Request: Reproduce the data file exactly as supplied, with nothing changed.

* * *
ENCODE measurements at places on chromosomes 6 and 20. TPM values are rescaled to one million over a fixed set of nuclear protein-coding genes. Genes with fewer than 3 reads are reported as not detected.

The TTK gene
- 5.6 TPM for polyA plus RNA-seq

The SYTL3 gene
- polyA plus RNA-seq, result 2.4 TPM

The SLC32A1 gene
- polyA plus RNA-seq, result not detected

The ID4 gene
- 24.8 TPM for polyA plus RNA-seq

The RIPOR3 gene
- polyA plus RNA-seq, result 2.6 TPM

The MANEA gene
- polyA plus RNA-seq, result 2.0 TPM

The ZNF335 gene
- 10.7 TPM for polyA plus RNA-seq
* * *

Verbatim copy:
ENCODE measurements at places on chromosomes 6 and 20. TPM values are rescaled to one million over a fixed set of nuclear protein-coding genes. Genes with fewer than 3 reads are reported as not detected.

The TTK gene
- 5.6 TPM for polyA plus RNA-seq

The SYTL3 gene
- polyA plus RNA-seq, result 2.4 TPM

The SLC32A1 gene
- polyA plus RNA-seq, result not detected

The ID4 gene
- 24.8 TPM for polyA plus RNA-seq

The RIPOR3 gene
- polyA plus RNA-seq, result 2.6 TPM

The MANEA gene
- polyA plus RNA-seq, result 2.0 TPM

The ZNF335 gene
- 10.7 TPM for polyA plus RNA-seq